How Did the Coal-Bearing Rocks Form?
The numerous layers of coal beds in both of Kentucky's coal fields are intermixed with shale and sandstone (and rarely with thin limestones). Most of the major coal beds (there are about 45 to 50 in eastern Kentucky) were formed as widespread peat swamps or mires during the Pennsylvanian Period. During this Period, the area that is now Kentucky was near the equator and had a climate much like that of modern Indonesia. Tropical climates allowed lush vegetation to accumulate into widespread peats.
The alternation of coals with shales, sandstones, and thin limestones represents alternating periods of sea-level changes. As sea level rose, swamps spread across Kentucky. Ultimately, the seas covered the swamps. Shallow seas covered parts of Kentucky more than 50 times during the Pennsylvanian. When sea level fell, the seas withdrew to the edges of the continent and large rivers snaked across Kentucky. In Kentucky, the peat swamps formed on extensive coastal plains. When sea level rose, the peat deposits were covered by muddy sediments. When sea level started to lower, coastal plains and small deltas built back over the muddy sea sediments. During the next low sea level, coastal peat (in swamps) was again deposited over the coastal plain sediments.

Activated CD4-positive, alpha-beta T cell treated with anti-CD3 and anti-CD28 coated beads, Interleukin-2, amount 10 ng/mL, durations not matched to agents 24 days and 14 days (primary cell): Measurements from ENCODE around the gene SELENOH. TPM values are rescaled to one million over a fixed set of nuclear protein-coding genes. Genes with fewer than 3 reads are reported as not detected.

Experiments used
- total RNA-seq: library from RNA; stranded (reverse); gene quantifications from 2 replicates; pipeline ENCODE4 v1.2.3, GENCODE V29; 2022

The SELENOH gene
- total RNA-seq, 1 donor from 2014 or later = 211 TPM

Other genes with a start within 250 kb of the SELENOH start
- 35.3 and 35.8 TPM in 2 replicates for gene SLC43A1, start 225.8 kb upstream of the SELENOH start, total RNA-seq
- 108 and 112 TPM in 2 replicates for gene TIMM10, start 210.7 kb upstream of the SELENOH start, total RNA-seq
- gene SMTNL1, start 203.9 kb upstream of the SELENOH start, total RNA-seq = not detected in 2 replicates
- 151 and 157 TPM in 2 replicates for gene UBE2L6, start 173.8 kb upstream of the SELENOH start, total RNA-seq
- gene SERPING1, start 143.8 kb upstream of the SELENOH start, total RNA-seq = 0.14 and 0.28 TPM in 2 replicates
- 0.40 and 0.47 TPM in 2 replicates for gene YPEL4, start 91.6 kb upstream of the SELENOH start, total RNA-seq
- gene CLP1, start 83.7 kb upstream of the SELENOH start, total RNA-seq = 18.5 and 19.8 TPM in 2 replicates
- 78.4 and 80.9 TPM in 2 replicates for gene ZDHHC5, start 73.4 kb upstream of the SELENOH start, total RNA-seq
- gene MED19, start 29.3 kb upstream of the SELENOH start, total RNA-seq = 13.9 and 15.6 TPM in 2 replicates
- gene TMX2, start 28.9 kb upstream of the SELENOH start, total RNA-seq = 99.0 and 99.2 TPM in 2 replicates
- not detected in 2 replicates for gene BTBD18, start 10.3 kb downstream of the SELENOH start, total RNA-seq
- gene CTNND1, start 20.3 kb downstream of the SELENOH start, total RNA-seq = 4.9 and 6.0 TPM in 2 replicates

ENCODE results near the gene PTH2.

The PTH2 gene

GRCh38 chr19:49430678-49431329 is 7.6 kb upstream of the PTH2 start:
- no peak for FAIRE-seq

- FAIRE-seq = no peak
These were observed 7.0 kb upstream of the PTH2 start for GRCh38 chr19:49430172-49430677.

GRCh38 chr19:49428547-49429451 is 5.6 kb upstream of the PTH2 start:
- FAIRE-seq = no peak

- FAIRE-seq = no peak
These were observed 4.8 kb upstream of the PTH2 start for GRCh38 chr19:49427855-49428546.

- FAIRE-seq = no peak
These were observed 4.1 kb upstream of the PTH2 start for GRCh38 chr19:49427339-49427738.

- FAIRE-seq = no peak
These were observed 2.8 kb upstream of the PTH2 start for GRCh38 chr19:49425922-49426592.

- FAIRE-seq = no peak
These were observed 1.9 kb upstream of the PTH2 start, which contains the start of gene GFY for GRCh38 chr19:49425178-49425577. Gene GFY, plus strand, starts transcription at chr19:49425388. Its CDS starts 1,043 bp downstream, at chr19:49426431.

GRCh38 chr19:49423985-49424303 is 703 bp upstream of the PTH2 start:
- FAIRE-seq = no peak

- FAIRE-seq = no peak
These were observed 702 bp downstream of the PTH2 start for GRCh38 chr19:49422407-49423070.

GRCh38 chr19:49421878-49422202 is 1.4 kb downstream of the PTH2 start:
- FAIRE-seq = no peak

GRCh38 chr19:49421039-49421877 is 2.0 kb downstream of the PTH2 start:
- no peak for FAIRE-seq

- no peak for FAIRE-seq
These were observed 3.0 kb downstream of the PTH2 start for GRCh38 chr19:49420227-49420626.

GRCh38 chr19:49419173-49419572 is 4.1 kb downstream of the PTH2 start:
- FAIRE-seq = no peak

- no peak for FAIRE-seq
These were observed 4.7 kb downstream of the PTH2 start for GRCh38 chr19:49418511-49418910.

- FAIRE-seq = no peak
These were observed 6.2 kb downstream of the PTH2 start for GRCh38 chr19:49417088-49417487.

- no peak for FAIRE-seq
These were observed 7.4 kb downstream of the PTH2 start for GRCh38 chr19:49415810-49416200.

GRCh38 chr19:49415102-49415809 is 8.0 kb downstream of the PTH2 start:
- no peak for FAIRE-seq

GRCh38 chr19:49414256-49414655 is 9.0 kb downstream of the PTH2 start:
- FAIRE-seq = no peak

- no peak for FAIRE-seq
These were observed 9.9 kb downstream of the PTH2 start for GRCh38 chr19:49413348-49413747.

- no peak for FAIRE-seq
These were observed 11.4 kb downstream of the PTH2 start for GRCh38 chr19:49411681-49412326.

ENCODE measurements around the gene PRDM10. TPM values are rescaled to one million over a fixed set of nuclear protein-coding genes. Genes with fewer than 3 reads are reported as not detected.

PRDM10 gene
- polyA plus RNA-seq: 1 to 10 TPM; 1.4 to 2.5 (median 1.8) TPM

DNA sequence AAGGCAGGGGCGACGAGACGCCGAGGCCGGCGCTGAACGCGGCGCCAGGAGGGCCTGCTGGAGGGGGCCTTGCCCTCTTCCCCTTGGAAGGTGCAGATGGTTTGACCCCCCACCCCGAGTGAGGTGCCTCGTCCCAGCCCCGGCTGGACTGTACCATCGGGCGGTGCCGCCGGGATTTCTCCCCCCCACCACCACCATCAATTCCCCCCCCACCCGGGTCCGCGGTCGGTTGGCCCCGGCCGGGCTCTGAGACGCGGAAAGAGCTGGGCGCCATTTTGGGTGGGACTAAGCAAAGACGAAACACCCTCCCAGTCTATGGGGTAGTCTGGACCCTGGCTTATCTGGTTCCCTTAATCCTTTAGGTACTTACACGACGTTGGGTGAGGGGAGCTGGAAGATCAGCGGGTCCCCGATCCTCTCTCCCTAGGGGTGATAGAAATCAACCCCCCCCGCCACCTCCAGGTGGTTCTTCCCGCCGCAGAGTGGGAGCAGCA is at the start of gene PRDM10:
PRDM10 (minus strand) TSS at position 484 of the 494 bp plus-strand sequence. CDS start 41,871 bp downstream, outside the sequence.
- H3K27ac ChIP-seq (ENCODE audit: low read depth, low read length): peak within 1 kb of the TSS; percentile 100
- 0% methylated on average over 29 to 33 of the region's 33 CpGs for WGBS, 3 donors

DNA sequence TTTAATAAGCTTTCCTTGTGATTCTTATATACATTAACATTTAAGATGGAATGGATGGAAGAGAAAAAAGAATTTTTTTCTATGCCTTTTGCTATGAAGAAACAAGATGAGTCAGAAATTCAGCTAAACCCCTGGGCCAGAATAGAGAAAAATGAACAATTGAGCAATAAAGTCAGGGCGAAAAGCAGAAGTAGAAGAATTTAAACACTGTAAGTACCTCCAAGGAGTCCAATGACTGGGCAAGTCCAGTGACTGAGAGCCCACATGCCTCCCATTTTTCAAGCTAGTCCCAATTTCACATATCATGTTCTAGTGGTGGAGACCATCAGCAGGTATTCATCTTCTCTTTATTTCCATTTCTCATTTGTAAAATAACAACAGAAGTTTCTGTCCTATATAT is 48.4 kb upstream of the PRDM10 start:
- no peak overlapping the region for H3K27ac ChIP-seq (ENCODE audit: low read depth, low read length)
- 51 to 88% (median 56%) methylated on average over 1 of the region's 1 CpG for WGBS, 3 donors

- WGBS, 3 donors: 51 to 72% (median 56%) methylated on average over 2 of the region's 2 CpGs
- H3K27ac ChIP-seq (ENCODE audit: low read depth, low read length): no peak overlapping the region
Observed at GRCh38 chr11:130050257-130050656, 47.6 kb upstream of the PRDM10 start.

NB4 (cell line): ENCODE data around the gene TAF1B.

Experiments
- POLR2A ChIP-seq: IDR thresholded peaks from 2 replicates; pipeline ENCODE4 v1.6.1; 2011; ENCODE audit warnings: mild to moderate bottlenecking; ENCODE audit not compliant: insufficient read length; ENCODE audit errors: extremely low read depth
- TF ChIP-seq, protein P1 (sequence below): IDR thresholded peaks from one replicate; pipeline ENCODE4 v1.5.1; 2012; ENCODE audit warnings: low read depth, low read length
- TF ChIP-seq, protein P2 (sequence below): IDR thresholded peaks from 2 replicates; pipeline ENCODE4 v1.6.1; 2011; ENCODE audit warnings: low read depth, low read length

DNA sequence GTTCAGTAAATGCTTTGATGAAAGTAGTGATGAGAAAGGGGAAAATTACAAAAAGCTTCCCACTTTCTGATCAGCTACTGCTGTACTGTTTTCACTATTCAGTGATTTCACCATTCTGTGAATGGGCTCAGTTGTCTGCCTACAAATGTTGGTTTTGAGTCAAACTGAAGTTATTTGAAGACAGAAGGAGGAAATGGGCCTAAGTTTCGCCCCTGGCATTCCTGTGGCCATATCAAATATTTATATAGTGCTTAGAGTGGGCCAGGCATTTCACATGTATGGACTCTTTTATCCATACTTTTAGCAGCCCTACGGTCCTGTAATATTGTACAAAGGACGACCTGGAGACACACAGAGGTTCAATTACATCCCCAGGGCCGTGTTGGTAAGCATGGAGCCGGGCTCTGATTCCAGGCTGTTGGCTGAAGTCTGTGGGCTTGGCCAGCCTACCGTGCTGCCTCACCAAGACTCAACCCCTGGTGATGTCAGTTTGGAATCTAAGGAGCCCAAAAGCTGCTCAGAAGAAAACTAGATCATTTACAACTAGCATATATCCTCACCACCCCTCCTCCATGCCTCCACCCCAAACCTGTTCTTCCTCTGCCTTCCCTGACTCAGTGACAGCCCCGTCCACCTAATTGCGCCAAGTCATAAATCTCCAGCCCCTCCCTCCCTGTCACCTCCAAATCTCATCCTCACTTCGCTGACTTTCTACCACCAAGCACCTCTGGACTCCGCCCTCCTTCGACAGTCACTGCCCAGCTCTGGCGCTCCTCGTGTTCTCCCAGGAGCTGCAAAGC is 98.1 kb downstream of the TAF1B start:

The peats, mud, and sand, buried by increasing layers of sediments, slowly became compacted. Eventually, the peat transformed into coal and the grains in the muds and sands became cemented, transforming them into shales and sandstones. Remains of plants and animals buried by the sediments, were preserved and became fossils, if conditions were right. A variety of plant and animal fossils are found in the coal-bearing rocks in and around Kentucky.